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Jay blogs about indigenous worldview, New Zealand History and the importance of cultural partnership. 

Our Suffering: Part 1 - Savouring the Heartache

Part One of a 3-part story reminiscing the nation’s response to the Christchurch tragedy and considering what we can learn through suffering.

Shaun Yeo | Twitter

Shaun Yeo | Twitter

Aotearoa rocks! There’s no doubt about it. Godzone, Middle-Earth, you name it, there are more than enough chummy monikers circulating our beefy vernacular to describe the magic we all know and feel about our homeland. However, turning our gaze from a ravishing Papatūānuku and peering into the ngākau and recent circumstance of our people, we have been awed by the stellar light of a nation shining with support and care for our victims and for one-another. The stun of a gun has been blinded by a ray of love that has compelled us to drop the gloves of ideology and just be together.

One can’t help but be inspired by a deceased Muslim kaumātua – moe mai rā e te rangatira -  who, filled with peace, greeted his assailant with, “Hello brother.” Or an Imam who defends his friends and chases said assailant with a credit card machine. Or our police officers, arm defenders and emergency response crews, nurses and doctors who have superseded their training with outstanding chivalry. Or consider our newscasts during the week – it was thoroughly human. The mish-mash of trivia and titillation was silenced by real humans talking to real humans about what really happened inside of us. Even Jeremy Wells dropped his eternal-teenage-persona and spoke to us as a man changed by empathy. All this to say - we have been undone and in the process we’ve been swept by a spirit of heaven in the middle of our aching earth.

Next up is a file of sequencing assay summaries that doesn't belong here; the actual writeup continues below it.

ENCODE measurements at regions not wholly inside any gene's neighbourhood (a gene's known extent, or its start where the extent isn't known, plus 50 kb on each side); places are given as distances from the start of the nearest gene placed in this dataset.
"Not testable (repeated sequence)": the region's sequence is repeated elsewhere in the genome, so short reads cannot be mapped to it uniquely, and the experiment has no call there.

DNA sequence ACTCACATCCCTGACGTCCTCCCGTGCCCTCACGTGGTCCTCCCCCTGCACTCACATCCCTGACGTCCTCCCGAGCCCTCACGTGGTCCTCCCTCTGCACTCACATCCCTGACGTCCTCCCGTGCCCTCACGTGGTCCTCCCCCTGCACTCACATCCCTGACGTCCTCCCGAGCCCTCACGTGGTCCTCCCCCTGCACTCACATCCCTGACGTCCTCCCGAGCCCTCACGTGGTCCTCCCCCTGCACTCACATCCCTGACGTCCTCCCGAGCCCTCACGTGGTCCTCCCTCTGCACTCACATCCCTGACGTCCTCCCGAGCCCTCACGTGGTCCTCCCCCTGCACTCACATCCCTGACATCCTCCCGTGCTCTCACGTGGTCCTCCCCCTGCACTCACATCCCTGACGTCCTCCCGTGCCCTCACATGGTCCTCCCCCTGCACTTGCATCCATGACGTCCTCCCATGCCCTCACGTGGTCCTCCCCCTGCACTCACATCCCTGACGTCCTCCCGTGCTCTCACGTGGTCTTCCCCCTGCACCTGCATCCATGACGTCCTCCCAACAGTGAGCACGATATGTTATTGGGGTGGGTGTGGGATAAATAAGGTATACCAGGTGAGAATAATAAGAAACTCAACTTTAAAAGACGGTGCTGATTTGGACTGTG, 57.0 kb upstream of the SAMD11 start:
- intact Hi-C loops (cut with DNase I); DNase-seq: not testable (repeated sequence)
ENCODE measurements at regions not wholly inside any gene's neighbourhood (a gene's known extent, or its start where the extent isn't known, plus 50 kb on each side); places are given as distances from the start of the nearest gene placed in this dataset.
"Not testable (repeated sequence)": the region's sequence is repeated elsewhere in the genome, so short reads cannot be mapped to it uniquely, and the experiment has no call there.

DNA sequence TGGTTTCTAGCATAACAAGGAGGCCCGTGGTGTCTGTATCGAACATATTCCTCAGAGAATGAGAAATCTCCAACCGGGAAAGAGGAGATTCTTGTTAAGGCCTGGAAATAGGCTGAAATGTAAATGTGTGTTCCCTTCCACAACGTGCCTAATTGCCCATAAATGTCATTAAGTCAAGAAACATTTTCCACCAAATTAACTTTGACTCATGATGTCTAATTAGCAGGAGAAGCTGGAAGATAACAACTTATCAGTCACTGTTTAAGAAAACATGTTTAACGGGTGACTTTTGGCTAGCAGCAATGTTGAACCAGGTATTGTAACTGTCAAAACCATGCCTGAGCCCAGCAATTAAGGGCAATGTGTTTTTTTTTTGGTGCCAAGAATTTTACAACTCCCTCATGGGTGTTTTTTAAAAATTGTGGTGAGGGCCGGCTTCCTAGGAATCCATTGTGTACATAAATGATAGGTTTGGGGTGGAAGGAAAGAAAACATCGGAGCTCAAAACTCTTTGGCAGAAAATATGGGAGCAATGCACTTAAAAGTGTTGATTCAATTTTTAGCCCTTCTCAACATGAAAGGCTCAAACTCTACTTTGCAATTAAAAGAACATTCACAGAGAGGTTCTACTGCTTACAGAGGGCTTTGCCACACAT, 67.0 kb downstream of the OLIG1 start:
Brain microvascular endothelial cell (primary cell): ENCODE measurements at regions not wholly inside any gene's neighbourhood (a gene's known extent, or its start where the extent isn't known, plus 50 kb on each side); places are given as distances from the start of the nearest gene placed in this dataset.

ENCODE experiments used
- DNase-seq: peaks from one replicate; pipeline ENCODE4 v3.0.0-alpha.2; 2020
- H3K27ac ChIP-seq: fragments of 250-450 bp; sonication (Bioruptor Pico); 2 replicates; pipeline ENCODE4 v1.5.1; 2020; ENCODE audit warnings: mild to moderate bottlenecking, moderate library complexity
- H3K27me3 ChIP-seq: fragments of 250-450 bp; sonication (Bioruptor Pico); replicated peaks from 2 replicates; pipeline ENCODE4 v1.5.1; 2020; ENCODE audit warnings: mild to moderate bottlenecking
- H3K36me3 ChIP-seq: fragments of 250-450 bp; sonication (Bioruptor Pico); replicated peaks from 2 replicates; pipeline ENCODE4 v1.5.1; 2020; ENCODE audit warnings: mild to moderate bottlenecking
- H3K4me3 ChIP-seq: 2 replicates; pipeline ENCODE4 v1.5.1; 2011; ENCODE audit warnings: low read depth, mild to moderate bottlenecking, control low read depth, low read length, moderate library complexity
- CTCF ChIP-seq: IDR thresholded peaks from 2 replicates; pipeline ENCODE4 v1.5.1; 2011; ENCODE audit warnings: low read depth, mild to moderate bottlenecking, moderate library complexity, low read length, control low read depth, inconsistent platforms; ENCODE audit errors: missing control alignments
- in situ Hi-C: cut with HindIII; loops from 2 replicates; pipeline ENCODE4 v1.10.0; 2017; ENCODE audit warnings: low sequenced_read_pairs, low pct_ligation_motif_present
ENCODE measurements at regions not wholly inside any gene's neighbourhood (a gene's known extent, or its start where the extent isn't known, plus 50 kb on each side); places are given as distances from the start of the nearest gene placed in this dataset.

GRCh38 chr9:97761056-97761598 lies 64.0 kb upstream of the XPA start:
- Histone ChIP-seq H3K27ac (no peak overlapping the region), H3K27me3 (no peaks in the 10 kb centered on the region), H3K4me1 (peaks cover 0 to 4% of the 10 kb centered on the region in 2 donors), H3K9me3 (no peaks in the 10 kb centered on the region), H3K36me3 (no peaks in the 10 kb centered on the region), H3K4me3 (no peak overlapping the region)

Boy-o’-boy, Ōtautahi/Christchurch, we’re just so sorry that yet again you’ve had to endure a trial par-none. None of us wished the ground had quaked under you. We marvel at the patience, the tenacity and the collaborative creativity of the new city emerging from the dust of your feet. What once had the appearance of old colonial New Zealand now has the signs of an indigenous motif-laden city with a modern environmental awareness. It will be ‘The City’ of Aotearoa in decades to come because out of suffering you have reinvented yourself.

Now we have another heartache to deal with. Where buildings had once fallen, now living souls have fallen into the rubble of anguish and suffering and the dust has stormed across the whole country. This time it’s different. It’s deeper. It’s a level of suffering we are not familiar with, yet it has brought a level of unprecedented togetherness. Suddenly everyone knows where true human worth lies in-spite of politics, religion, culture, school-vs-school. The suffering has silenced our rivalries. It’s called out the inner judgement of who is an insider and who is an immigrant. We can see that’s just superfluous chatter in contrast to being alive.

Aotearoa: we have to hold this moment for as long as we can. We have to savour this heartache, we have to remember the pain because it is the antidote to the poison of ideological blindness that sets itself above the wellbeing of our kin.

Read Part 2 here


Erin RukaComment